Winter’s Bone, adapted from the novel by Daniel Woodrell, is a stark, raw, and gritty masterpiece of storytelling, a thoroughly absorbing detective story that goes above and beyond the reliable conventions of mystery solving. It’s a quiet, harsh, and unflinching societal drama set deep within the Ozarks, a world of cold forest lands, small houses that look slopped together from spare parts, cars perpetually hoisted on cinderblocks, and distrustful mountainfolk who all seem to be related to some degree. In these desolate backlands, we find seventeen-year-old Ree Dolly (Jennifer Lawrence), who has taken her mother’s place as a homemaker for her younger brother and sister. Her mother is still there, but only in body; her mind is somewhere off the beaten path, having strayed after an emotional trauma she could never come to terms with.
Ree’s father, Jessup, was arrested for cooking meth, which seems to be what most people do around these parts. Why? It certainly can’t be for the money, considering the abject poverty in which some of them live. Whatever the case, Ree learns from the local sheriff that her father skipped bail and has gone missing. Worse yet, he put his own house up as a way to meet his bond, apparently having no other assets at his disposal. He now has one week to turn himself in. If he doesn’t, Ree and her family will be thrown out of the house. Ree, with remarkable understated determination, vows that she will find him. Thus begins a door-to-door manhunt, Ree visiting the homes of Jessup’s known associates. It’s a journey that will prove more dangerous than it may first seem; these people are just as wary of their own kind as they are of outsiders, perhaps even more so. Family means nothing. It’s all about survival.
Ree definitely knows how to survive. She does the best she can with her siblings – feeding them, clothing them, educating them, showing them how to hunt and prepare food with what little she has to work with, including welfare and the occasional helping hand from neighbors. She keeps them as happy as she can, and indeed, they seem unaware of how disadvantaged they truly are. If they are aware of it, then they don’t seem all that bothered by it, not as long as they have Ree to keep them in line. So selfless is this young woman that one can’t help but wonder where she learned it from. Certainly not from her mother, who can do little more than stare vacantly into the distance, thinking whatever she thinks. I guess some of us are naturally inclined to be self sufficient. Maybe we need more people like her in our lives, if not for friendship, then just for the satisfaction of aspiring to be like her.
As she journeys forward, she crosses paths with her uncle, Teardrop (John Hawkes), a meth dealer who may or may not have something to do with Jessup’s disappearance. He’s intimidating and mysterious, distrustful and bitter, scarred and hopeless – simultaneously Ree’s greatest obstacle and greatest ally in getting to the bottom of things. Hawkes, in the tradition of great actors like Al Pacino and Marlon Brando and even contemporary figures like Johnny Depp and Viggo Mortensen, completely disappears into his role, turning out a flawless balancing act between fearsome and forlorn. Teardrop is a hardened man who I seriously doubt has ever been happy, or at the very least, contented; the words themselves may be foreign concepts to him. Watching him as he progresses with Ree, I was torn between being frightened of him and feeling very sorry.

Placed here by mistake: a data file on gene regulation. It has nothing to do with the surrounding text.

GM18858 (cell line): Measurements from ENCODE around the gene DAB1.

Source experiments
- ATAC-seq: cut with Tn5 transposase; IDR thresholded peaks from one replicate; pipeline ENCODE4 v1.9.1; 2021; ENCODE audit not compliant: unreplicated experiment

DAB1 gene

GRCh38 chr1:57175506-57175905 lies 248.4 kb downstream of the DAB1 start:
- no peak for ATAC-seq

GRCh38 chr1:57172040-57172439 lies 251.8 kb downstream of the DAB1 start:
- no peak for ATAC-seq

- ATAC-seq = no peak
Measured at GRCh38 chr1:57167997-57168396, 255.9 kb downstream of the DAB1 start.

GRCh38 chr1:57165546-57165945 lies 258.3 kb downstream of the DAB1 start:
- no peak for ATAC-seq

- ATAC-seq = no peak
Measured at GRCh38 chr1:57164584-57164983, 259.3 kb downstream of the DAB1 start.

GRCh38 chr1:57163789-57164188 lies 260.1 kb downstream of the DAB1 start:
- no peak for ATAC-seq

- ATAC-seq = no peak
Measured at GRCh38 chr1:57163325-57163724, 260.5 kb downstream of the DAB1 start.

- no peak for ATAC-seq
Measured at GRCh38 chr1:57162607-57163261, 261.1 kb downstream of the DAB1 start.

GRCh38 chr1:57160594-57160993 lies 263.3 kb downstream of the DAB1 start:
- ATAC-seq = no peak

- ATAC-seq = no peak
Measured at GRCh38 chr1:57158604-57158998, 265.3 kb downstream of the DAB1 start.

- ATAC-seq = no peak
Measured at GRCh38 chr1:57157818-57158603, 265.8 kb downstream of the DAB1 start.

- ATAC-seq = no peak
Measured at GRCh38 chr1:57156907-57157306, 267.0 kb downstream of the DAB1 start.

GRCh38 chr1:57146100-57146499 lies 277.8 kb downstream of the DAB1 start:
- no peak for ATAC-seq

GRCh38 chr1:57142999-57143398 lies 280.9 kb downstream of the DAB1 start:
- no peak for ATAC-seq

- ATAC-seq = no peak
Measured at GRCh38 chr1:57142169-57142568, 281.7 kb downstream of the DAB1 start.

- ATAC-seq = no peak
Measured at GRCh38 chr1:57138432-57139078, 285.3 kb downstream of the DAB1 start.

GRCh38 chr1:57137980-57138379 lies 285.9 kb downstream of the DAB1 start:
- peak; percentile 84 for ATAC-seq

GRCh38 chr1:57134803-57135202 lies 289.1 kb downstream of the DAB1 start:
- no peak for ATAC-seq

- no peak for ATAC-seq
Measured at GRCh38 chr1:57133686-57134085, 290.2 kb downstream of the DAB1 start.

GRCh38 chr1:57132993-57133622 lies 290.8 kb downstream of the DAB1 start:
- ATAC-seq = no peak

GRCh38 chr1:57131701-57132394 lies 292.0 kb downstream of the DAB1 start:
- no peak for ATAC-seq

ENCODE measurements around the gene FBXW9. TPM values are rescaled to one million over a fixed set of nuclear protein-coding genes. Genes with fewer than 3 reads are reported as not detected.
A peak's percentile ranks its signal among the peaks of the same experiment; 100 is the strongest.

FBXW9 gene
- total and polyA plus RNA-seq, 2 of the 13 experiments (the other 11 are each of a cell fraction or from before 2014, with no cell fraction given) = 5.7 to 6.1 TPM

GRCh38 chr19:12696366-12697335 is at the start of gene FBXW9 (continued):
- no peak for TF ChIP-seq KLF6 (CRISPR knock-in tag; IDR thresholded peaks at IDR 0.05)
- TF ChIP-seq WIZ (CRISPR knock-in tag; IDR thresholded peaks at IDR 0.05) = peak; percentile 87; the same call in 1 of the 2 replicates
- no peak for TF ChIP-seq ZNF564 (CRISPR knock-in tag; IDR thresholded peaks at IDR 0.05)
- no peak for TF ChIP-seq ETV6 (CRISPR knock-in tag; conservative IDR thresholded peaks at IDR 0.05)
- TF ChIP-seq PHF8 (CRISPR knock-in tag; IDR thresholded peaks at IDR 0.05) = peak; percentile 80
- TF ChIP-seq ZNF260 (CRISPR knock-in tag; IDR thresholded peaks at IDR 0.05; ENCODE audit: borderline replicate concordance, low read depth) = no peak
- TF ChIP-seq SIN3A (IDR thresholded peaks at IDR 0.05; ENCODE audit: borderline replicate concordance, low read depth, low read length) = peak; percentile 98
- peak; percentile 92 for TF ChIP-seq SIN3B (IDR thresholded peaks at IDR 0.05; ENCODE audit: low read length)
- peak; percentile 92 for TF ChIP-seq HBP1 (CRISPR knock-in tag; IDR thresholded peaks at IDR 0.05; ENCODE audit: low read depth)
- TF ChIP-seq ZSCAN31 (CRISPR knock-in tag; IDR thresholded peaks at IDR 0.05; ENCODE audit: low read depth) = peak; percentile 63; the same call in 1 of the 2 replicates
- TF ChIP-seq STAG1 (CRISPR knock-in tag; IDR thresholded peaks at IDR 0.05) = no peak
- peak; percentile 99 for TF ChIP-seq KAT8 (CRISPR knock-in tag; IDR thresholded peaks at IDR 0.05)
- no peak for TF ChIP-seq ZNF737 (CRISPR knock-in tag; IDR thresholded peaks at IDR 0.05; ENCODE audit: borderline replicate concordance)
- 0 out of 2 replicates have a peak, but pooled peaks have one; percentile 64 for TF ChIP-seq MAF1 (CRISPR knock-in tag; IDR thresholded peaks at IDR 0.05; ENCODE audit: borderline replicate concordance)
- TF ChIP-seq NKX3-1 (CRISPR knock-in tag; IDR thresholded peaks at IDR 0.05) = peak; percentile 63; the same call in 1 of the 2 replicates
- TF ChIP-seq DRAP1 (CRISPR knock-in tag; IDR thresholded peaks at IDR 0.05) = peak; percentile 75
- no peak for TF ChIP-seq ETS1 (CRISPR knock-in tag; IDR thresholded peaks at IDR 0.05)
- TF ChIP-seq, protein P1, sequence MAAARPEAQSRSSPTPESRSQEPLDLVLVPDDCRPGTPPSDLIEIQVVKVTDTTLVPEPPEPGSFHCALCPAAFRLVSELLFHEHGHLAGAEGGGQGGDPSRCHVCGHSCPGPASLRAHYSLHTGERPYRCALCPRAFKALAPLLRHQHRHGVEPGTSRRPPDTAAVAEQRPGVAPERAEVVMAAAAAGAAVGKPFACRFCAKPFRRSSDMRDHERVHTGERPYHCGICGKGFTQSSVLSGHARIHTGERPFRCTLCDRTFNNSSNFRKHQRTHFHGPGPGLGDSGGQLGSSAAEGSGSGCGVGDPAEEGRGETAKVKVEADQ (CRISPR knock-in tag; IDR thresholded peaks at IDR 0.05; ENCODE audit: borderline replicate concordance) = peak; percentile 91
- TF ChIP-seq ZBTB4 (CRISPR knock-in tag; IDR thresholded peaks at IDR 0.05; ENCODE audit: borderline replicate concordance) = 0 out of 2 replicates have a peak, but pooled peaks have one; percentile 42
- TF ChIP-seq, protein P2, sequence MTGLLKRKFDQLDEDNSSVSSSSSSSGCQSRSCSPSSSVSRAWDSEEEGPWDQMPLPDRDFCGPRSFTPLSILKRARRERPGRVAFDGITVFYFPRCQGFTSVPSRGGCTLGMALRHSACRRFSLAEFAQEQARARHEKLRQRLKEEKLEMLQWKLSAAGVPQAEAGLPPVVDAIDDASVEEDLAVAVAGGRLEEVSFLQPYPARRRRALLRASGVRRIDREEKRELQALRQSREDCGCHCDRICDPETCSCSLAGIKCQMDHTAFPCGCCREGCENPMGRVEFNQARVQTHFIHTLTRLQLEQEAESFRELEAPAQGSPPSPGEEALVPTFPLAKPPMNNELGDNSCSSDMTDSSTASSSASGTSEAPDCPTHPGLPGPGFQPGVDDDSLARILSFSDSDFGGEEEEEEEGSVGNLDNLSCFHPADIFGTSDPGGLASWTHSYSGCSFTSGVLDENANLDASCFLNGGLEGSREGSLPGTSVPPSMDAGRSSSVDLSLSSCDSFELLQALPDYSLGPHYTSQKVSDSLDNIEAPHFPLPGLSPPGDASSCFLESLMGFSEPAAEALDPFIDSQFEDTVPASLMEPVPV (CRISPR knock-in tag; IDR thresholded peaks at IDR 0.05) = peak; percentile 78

Jennifer Lawrence, at just nineteen years old, gives one of the year’s best performances, and I would be greatly disappointed if she weren’t recognized with an Oscar nomination. The determination she brings to her character shows not the slightest trace of conventional Hollywood heroism; she doesn’t make herself into a larger-than-life caricature of the strong willed young woman, someone who will sermonize endlessly and make a spectacle of herself. She’s an ordinary person in an extraordinary situation. She does what she does not to prove a point, but merely because she has no other choice. Rarely do you see films with characters so convincing, so engaging, so in command of dialogue and emotion.
The film’s pacing is superb. The final thirty minutes alone build the kind of suspense that would rival even the best of Alfred Hitchcock’s films, Ree’s journey having taken a violent turn. It all builds up to a late night boat ride through a swamp, and while I won’t reveal what happens, I will say that the scene is frightening in a way that most horror movies could only hope to be. That it’s so terrifying is a testament to Anne Rosellini and Debra Granik (the director), who wrote the screenplay in such a way that we can actually feel something for the characters. Without that emotional connection, there would be little for the audience to react to; the film would be a sequence of events, and nothing more. Winter’s Bone is a bleak, absorbing, resonant, tightly wound treasure of a film, one of the best I’ve seen this year.